A unanimous three-judge North Carolina state court, in a 43-page decision here, held that North Carolina’s attempt to change the nature of election boards in the state to help favor Republicans violates the state constitution. (The judges were not unanimous on other challenged laws.) It is a big win for voting rights.
There is little question that the Republican North Carolina legislature, facing a new Democratic governor, attempted to change the election laws for partisan reason. Under the existing law, the governor would have been able to have a majority on both the state election board and county boards. These boards have broken down on party lines on issues such as how much early voting to set (as noted in the court’s opinion). The new plan would have taken the Elections Board, broken it up into a separate elections and ethics board, given the legislature the power to appoint a number of the members, required that the members be equally divided among parties, given Republicans control of the boards in even-numbered (presidential and congressional) election years, and required that it would take a majority to do anything on the board. In the event of a partisan deadlock, default rules would kick in that would benefit Republicans, such as one early voting site per county, and only during business hours.
The court held that this power grab violated three provisions of the North Carolina state constitution (the separation of powers clause, the executive powers clause, and the faithful execution clause. The unanimous court relied heavily on an earlier case involving taking powers away from the former Governor, Pat McCrory.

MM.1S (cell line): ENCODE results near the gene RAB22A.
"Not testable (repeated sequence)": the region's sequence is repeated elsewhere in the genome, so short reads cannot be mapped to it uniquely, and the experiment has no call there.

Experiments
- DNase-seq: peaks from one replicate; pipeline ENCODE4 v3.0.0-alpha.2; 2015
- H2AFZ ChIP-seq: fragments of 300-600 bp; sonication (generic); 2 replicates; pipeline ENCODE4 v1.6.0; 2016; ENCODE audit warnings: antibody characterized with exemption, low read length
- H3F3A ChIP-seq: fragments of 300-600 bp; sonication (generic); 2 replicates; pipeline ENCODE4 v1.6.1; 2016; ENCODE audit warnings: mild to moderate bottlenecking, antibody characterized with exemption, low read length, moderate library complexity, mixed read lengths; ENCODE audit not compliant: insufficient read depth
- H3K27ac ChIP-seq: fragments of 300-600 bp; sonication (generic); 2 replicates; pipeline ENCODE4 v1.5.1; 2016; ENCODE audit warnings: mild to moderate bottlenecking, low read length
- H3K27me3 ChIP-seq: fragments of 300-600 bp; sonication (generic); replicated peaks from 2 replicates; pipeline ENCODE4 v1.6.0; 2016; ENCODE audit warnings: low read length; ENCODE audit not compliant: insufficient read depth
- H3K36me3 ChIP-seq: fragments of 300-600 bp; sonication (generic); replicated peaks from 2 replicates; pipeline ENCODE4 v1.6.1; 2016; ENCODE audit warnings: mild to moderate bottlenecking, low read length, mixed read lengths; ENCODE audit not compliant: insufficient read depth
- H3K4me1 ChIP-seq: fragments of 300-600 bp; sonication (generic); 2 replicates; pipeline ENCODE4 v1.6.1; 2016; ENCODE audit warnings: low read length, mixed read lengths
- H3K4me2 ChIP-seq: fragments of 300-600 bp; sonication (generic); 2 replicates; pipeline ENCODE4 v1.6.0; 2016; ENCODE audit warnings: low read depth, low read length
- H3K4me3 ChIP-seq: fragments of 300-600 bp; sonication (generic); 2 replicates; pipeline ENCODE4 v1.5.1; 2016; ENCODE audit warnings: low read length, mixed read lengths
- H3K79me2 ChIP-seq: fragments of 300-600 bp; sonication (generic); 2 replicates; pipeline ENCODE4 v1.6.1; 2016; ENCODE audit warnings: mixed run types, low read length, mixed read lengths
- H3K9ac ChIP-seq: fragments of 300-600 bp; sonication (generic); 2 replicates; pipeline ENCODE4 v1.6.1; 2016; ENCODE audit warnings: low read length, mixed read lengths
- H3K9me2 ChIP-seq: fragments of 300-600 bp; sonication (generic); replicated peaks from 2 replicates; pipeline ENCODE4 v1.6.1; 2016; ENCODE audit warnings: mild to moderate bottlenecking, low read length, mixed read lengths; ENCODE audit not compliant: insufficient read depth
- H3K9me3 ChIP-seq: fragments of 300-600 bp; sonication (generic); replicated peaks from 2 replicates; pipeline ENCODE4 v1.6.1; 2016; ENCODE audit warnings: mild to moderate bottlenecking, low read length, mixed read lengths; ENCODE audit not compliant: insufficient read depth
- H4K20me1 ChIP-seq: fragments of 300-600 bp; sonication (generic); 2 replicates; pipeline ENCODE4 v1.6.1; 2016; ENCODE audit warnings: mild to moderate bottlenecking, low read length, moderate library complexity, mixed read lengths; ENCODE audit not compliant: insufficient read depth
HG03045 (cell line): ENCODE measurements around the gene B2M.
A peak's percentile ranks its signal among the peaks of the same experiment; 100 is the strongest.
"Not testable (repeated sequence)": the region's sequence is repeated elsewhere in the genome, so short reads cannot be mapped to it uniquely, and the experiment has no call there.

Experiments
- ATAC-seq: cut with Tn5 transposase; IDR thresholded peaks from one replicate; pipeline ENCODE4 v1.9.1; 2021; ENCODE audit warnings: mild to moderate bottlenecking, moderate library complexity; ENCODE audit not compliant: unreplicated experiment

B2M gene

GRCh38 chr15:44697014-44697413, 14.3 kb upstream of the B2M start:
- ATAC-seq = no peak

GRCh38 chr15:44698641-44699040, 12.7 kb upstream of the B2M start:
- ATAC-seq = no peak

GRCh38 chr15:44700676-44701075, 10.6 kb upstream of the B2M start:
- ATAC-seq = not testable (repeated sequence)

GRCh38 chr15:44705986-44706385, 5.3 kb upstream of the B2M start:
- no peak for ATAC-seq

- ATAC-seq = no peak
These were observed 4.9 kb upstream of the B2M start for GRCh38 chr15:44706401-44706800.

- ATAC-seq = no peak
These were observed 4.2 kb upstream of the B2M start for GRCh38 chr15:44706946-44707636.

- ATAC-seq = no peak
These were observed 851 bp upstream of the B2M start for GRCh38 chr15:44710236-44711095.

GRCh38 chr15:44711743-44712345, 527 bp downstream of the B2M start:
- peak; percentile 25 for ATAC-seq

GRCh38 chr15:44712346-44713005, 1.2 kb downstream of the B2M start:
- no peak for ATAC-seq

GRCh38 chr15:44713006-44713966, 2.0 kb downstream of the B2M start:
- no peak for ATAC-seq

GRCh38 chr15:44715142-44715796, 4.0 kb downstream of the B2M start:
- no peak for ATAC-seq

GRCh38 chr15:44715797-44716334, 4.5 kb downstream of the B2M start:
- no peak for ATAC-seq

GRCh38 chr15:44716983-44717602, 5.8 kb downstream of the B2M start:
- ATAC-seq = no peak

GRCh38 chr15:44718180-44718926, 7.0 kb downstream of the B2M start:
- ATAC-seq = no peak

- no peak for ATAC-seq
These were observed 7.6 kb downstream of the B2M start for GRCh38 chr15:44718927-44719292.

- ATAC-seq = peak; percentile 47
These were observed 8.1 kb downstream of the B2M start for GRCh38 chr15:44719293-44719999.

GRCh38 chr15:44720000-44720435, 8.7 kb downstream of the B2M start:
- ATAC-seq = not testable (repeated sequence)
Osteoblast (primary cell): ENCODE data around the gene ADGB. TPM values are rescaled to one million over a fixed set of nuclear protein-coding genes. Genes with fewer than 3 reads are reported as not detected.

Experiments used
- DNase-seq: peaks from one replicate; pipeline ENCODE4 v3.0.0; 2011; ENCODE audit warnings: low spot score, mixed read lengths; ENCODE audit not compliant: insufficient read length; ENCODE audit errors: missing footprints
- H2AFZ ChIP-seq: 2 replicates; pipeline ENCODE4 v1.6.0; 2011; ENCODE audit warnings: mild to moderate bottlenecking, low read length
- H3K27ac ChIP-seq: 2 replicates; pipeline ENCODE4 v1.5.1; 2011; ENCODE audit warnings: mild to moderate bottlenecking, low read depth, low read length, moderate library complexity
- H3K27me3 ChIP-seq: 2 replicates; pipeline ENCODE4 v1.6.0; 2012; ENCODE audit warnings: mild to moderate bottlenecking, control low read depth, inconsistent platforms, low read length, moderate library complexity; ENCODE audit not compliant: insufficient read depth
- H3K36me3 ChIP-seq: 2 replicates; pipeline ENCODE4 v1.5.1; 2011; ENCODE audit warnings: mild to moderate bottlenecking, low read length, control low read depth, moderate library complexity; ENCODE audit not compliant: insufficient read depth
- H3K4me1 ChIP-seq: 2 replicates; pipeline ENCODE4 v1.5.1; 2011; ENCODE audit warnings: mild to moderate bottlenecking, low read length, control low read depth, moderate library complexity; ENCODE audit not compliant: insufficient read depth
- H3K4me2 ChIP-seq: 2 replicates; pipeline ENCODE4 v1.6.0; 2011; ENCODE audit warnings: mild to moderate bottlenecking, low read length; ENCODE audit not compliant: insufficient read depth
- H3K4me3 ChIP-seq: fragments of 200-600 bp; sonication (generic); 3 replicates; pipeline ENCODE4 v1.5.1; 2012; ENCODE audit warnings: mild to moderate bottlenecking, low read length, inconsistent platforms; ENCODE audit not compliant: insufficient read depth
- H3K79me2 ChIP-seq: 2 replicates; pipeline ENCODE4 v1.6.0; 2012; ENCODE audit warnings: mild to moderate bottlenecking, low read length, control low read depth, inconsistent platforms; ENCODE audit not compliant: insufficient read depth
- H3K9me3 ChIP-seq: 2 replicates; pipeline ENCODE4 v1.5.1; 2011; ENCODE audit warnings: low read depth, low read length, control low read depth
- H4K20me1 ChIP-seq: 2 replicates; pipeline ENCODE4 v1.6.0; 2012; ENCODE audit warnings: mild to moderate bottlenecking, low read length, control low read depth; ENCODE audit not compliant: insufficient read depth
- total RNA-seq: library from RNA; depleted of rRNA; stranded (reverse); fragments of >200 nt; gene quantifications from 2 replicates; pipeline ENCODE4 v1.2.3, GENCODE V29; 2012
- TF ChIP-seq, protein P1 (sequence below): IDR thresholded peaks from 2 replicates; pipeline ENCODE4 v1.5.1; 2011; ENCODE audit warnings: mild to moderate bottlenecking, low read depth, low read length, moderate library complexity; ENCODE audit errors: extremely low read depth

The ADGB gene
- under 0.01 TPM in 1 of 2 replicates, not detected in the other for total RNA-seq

The case can be appealed, but note that the state Supreme Court has a new Democratic majority, to the extent this issue breaks on party lines (it well may not break along these lines). I’ll have to leave to others who know NC state constitutional law better than I do to handicap what will happen further on appeal.
Another question is whether the Legislature, with a veto-proof majority, could make other changes to election rules which could undermine the governor or the Elections Board’s powers without running afoul of the state constitution.
One thing the legislature could do is something like cutting back directly on early voting through a state statute, something which would not require the action of the Elections Board. Sure the legislature could try that, but it would immediately be challenged in federal court as a Voting Rights Act and U.S. constitutional violation. And given the earlier findings in the NC voting case that the North Carolina legislature acted with racially discriminatory intent (a ruling that the Supreme Court will soon decide whether to take up), it seems like a risky move. Indeed it is a move that could put North Carolina back under federal supervision of its voting rules.
[This post has been updated.]